According to Rondebosch Boys High’s code of conduct, Afro-styled hair is not permitted. School principal Shaun Simpson said the section on Afro hairstyles was inserted after consultation, at the time, with black parents and the Centre for African Studies at the University of Cape Town.
“The most important part of our policy for all boys is that a boy’s hair does not draw public attention to that particular boy. Generally, hair for all boys who attend our school must be short and neat.”
He said that the style most prevalent among both black and white boys is for the hair to be longer on top and undercut “with a fade and taper”.
“As far as I am aware, there has been no comment made in my time at the school about any of the aspects of the hair policy to which you refer.”
Pinetown Girls’ High declined to comment on its hair policy.
Tim Gordon, the national chief executive of the Governing Body Foundation, said they believed a review of schools’ codes of conduct was essential.
“We know that some schools have been busy reviewing and that others need to. It’s something we’ve been talking about and clearly it must go ahead,” he said.
But there should not be “a knee-jerk over-reaction”, he added.
“We hope it will not go ahead in such a way that it damages some of the important values of our democratic society.”
Gordon said the body was providing guidance and suggestions to schools on how they should amend their codes of conduct.
Meanwhile, Gauteng education MEC Panyaza Lesufi told the M&G that all schools’ codes of conduct would be recalled for “review”.
“We are of the view that the majority are in conflict with the Constitution and we don’t want to open ourselves to serious litigation.”
He described Pretoria High School for Girls as a “mini-jail”: if black children were in groups, they were apparently asked to disperse “because they are plotting something”.
“It’s something you do in jail,” he said, adding: “Educators say the hairstyles of black learners look like birds’ nests. It saddens you.”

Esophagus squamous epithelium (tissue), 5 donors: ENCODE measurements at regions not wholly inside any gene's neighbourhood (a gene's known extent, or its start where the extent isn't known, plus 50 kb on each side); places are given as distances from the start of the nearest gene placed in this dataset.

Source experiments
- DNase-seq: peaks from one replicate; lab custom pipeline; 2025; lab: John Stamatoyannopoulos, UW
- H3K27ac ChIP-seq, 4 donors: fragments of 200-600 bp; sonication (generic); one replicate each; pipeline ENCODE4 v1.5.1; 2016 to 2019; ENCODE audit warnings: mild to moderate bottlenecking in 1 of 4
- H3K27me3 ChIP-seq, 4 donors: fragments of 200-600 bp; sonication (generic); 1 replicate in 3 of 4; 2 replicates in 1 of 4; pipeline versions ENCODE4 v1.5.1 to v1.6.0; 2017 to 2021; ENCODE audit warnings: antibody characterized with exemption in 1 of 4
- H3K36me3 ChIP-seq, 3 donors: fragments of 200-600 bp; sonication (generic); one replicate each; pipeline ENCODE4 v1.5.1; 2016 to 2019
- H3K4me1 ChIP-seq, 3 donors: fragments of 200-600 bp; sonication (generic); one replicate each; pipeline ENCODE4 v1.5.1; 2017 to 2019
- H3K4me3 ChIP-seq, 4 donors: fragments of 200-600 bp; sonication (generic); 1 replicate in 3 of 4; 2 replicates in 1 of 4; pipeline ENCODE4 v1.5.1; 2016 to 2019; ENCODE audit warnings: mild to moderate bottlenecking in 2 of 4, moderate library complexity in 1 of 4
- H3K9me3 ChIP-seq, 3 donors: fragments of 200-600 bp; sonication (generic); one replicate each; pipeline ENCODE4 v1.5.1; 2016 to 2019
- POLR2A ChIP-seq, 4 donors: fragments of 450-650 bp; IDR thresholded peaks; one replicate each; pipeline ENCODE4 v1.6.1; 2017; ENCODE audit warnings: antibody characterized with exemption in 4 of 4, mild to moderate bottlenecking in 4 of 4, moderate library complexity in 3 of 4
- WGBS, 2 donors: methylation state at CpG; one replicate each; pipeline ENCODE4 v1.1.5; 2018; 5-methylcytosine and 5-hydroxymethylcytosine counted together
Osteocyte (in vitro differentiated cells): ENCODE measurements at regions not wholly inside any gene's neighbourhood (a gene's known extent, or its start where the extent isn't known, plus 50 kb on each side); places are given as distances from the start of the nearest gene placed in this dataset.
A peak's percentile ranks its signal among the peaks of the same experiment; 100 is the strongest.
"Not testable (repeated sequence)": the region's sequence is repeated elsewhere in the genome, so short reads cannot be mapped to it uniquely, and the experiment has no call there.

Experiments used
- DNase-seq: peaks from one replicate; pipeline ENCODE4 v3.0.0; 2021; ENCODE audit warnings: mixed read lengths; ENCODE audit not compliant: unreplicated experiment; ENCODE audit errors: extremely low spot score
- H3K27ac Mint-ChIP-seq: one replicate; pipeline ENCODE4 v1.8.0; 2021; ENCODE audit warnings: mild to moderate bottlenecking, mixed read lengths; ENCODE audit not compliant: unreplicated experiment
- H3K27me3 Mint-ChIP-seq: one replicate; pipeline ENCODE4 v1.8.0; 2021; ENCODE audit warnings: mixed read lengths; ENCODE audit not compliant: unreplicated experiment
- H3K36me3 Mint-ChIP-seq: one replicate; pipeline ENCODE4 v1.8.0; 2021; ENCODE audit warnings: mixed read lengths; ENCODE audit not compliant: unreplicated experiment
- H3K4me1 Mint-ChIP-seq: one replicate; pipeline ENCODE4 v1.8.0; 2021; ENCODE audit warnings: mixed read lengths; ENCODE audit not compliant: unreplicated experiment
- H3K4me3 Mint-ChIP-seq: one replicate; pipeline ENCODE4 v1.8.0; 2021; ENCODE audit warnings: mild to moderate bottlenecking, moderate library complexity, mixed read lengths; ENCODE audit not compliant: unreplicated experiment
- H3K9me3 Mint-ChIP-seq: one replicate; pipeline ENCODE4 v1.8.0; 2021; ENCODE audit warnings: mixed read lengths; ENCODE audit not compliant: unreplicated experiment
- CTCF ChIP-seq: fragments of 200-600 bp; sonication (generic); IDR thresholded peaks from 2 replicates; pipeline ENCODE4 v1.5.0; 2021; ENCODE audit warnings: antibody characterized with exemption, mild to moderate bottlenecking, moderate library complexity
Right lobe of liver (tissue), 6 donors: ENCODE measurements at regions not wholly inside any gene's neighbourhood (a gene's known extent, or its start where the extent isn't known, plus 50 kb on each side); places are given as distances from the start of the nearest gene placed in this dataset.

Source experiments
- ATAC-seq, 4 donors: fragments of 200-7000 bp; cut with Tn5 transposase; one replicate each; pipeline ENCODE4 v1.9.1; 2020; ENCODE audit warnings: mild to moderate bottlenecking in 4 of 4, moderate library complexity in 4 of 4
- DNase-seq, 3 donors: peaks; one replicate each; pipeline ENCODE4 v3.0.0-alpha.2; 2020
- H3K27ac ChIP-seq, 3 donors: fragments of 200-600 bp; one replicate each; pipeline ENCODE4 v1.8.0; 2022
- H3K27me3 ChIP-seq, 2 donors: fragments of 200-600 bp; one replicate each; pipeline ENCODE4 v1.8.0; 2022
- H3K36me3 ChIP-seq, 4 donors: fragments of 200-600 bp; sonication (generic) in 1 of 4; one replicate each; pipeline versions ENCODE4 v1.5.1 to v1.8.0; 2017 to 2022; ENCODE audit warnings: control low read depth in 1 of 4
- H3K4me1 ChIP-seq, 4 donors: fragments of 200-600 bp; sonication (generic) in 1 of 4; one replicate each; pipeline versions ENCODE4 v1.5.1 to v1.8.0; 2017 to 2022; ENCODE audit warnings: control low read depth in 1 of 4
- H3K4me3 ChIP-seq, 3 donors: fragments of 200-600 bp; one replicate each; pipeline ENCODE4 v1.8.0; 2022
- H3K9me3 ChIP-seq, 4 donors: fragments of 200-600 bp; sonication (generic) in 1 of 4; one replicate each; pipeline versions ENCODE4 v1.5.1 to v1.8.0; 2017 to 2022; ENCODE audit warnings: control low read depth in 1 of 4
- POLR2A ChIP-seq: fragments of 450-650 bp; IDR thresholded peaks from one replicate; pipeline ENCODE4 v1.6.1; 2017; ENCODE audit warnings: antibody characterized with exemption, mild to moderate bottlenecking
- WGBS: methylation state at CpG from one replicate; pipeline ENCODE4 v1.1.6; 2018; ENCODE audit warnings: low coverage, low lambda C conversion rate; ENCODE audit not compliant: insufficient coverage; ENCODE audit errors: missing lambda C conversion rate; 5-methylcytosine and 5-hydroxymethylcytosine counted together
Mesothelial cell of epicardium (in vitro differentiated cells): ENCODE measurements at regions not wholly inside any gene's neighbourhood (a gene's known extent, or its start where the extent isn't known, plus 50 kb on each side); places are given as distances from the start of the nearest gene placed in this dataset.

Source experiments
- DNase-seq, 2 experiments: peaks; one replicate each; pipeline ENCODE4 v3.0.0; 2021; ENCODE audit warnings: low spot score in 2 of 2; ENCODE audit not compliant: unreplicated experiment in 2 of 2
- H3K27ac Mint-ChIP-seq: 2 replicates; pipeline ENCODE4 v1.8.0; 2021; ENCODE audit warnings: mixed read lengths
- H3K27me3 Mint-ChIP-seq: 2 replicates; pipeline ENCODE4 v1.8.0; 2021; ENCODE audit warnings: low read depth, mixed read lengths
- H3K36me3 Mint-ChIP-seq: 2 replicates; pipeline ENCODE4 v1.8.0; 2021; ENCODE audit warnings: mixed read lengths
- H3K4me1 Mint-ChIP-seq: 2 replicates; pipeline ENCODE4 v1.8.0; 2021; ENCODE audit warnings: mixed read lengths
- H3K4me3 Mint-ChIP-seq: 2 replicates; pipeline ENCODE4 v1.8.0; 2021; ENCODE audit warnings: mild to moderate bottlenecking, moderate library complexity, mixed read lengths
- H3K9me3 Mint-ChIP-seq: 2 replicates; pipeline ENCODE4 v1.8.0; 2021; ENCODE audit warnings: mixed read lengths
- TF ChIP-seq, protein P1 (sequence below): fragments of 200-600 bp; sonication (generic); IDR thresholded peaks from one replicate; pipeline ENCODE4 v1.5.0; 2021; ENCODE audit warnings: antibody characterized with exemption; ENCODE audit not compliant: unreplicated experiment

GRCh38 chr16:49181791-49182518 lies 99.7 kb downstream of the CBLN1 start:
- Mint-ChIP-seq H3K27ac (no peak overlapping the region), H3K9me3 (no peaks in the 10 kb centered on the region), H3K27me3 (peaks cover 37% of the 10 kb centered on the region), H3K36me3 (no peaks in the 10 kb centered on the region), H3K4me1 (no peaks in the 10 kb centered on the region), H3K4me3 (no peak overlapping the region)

Lebo Madiba, an aunt of a learner at the school, said she was happy with Lesufi’s intervention.
“I am more interested in how the school moves forward from this incident to ensure that there is harmonious change at the school and that those who protested are not victimised,” she said, saying she had offered “to help them work through the process”.
Arts and Culture Minister Nathi Mthethwa was among those outraged at the Pretoria High School for Girls hair policy.
He tweeted: “We support the stance of Pretoria Girls High students to protect their right to have natural hair” and “It is unacceptable to ban students from speaking their African languages at school.”
Scores of people, including Nomakhomazi Dyosopu, also posted comments on the school’s Facebook page.
She wrote: “This boils down to white people who live in a bubble and refuse to acknowledge the existence of black people in their own land.
“You can continue to make excuses but these are kids and they reacted appropriately because the treatment is disgusting.”
Jay Matlou wrote: “I am a guardian of an impressionable young girl who has internalised self-hatred for her own natural hair growth because of teachers so & so blatantly telling her her natural hair is ‘not quite all right’.”
Cheri-lee Phoenix Oelschig wrote: “It’s an infringement of human rights to say to someone that they have to change the way their hair naturally falls.
“You’re telling a young, impressionable girl with the world at her feet that it is not okay to be different or completely her own person.”